EEG agrees with the Lower Explosive Limit Criteria used
by NMED for closed disposal rooms in the room-based limits
for chlorobenzene, toluene, and 1, 1, 1-trichloroethane.
EEG agrees that room-based limits should be imposed so
that Immediately Dangerous to Life and Health (IDLH)
concentrations would not be exceeded in open rooms adjacent
to a closed room that experiences a roof-fall; however,
there are problems in evaluating whether or not appropriate
limits have been chosen. There is no mention of how the
assumption was determined that 5% of headspace gas VOCs in a
closed room would be expelled in a roof fall. It could be
more or less than 5%. The short-term transient pressure
pulses and releases in a roof-fall are difficult to model,
and it is hard to justify that some assumptions are more
valid than others. However, DOE and NMED calculations are
reasonable for VOC releases. The calculations were made
under the assumption that the closed room contained
magnesium oxide (MgO) backfill, which left only 1.5 feet of
open space at the top of the room. If the MgO backfill were
eliminated, the open space would be 3.0 feet.
HIGHLIGHTS OF CROSS-EXAMINATION OF DR. JAMES K.
Other assumptions that the DOE made when doing the air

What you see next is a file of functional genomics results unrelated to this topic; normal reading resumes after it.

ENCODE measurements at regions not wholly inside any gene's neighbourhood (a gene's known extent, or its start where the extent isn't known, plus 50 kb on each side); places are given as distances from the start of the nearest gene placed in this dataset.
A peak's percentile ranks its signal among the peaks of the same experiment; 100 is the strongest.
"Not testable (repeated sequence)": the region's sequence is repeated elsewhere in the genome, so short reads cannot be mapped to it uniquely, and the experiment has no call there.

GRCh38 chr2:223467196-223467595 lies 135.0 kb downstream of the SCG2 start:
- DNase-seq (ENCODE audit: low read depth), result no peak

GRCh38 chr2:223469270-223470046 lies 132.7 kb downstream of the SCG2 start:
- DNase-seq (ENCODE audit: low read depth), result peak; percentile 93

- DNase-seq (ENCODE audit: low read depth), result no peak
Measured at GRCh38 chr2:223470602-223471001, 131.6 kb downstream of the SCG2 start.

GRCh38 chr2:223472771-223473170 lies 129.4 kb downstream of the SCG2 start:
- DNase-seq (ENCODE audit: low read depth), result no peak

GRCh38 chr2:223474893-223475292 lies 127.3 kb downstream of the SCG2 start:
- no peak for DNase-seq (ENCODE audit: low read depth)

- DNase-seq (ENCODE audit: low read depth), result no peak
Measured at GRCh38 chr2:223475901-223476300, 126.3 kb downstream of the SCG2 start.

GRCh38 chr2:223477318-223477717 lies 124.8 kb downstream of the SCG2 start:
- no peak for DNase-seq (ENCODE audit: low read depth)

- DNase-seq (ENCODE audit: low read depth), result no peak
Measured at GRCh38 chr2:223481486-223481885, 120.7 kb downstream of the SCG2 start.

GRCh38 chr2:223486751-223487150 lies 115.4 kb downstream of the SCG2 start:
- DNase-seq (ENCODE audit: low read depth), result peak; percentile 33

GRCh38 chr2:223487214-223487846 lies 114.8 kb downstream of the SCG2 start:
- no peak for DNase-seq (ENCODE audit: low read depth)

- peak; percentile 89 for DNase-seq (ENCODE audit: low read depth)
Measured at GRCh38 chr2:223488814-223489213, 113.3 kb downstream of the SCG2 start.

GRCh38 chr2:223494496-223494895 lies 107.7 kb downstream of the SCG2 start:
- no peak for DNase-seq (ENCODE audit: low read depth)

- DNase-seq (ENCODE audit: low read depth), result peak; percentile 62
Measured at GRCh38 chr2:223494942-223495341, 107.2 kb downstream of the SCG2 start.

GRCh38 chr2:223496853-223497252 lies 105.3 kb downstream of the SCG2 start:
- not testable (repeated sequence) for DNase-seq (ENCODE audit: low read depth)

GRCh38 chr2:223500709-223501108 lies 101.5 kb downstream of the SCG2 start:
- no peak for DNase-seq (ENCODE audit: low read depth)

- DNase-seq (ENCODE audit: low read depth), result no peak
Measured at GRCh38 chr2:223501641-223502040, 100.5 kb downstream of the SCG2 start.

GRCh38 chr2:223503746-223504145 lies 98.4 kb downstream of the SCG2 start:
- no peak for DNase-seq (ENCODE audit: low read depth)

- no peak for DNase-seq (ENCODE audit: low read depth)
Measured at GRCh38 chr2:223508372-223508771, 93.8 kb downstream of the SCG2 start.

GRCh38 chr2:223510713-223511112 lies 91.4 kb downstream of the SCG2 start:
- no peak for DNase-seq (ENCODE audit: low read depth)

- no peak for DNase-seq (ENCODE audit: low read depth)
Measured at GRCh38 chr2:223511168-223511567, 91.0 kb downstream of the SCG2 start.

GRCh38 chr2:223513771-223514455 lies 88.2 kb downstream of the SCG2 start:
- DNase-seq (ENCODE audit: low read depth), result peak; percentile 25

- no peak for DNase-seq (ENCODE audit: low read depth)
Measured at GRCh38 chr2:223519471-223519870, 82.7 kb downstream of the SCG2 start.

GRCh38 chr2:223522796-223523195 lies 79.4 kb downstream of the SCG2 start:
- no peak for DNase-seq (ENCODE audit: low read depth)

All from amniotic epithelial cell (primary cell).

risk assessment are conservative and would lead to an
overestimation of gas generation. For instance, the surface
worker calculation was based on cumulative worker exposure
from the maximum room-based limits.
The same kind of lifetime risk calculations could be done
for solid RCRA regulated materials if the data were
available, but data on these materials are not available.
There are some data in the Baseline Inventory Reports (BIR)
that allude to these materials, but there is no information
on them in the Permit Application. At the generator sites,
recordkeeping was not related to RCRA solid materials but to
radionuclides. Neither the Application nor the Permit
discusses non-VOC hazardous releases in a roof-fall.
Drum VOCs vary. Headspace gas concentrations and DOE
measurements do not capture all the VOCs in a drum.
EXHAUST AIR: EEG has historic concern about emissions
from the underground through the exhaust system. There
should be a reliable fixed air sampling device above ground
to record emissions from WIPP. There should be Continuous
Air Monitors (CAMs) that are reliable and well located to
detect releases underground. In the case of a detected